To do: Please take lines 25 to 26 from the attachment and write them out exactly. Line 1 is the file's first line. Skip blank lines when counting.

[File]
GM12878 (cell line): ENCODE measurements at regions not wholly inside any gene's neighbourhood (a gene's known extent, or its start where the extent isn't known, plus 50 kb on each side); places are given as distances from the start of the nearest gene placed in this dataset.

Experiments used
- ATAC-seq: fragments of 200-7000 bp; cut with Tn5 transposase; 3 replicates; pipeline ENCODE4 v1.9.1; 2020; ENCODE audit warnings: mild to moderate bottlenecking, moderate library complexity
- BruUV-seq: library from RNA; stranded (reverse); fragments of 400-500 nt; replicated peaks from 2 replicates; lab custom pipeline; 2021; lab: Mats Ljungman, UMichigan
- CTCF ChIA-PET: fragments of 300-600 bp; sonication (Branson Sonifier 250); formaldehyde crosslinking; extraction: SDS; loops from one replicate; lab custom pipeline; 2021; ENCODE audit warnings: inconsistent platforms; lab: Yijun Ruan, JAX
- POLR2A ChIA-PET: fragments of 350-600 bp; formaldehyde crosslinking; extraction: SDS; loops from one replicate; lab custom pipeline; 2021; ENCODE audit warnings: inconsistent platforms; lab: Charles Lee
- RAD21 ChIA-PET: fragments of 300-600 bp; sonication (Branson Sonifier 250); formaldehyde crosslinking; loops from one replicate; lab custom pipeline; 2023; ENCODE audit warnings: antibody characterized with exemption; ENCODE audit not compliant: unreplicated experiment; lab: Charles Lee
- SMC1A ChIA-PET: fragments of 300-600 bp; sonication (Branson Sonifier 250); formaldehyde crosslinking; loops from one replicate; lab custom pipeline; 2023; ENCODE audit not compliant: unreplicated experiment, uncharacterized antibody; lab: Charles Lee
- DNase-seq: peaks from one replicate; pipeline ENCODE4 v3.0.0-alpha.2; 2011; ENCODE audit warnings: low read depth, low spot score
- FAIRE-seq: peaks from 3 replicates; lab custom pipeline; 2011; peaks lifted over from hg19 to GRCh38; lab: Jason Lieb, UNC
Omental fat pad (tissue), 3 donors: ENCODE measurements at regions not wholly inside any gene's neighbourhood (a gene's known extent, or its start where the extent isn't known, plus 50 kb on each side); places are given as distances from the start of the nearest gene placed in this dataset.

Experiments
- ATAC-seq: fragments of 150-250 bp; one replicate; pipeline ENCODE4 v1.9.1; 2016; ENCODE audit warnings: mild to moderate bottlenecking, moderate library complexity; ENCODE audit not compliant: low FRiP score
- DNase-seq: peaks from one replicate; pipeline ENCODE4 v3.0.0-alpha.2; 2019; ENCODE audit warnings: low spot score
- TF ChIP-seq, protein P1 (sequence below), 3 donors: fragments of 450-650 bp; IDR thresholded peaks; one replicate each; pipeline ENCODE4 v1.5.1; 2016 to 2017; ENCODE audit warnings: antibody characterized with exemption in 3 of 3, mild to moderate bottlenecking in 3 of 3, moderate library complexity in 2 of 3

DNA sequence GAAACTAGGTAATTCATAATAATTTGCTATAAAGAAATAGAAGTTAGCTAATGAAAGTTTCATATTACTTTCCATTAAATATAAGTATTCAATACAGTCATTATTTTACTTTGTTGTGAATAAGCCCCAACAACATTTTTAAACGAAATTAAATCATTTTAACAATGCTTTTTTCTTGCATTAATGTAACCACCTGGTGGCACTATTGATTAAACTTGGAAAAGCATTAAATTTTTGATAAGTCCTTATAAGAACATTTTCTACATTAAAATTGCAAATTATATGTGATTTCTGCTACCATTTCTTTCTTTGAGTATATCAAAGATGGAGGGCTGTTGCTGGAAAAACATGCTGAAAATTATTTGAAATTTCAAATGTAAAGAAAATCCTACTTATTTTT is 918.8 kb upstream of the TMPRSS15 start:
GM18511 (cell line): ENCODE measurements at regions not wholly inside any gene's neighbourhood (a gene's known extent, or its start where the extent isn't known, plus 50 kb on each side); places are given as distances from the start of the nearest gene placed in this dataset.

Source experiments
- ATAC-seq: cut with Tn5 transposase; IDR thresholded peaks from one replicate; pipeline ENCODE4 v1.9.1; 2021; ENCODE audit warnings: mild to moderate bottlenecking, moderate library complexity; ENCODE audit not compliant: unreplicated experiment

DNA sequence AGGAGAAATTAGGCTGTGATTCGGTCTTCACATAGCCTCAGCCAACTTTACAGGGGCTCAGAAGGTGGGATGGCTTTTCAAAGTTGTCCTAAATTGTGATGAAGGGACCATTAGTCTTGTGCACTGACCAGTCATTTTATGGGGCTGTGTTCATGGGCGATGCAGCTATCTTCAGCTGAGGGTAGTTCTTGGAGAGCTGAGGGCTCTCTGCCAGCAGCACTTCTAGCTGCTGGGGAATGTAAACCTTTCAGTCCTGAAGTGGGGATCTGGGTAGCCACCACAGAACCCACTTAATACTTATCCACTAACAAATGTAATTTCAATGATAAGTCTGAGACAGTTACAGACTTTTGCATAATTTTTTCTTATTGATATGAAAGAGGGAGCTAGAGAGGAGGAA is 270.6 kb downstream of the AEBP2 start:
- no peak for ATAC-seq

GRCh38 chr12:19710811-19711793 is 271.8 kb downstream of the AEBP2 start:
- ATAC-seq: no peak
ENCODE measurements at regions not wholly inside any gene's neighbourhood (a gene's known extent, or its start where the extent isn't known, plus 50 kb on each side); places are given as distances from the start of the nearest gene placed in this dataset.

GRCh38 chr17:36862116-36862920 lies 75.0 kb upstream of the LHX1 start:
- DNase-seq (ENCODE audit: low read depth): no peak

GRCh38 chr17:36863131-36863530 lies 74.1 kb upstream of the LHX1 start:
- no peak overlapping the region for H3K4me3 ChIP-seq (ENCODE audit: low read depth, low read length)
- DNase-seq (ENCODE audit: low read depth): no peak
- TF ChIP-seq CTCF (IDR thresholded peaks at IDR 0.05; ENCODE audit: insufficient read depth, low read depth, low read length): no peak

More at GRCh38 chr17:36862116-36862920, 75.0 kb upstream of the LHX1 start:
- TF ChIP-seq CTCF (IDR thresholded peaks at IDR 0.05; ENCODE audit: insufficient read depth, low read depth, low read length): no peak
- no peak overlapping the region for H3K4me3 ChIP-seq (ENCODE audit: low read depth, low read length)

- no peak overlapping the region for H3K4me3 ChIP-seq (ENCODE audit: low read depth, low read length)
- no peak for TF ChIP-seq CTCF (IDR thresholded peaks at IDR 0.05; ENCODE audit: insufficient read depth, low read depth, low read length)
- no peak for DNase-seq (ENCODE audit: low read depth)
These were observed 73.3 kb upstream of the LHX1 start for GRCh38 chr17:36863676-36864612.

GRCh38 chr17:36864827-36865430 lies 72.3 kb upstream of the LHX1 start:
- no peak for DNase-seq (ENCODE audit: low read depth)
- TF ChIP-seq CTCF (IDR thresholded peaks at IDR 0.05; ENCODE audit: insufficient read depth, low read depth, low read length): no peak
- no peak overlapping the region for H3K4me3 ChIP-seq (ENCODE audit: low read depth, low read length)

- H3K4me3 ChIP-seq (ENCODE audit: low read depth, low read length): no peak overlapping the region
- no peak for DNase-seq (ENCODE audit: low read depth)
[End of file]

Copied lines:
GRCh38 chr17:36862116-36862920 lies 75.0 kb upstream of the LHX1 start:
- DNase-seq (ENCODE audit: low read depth): no peak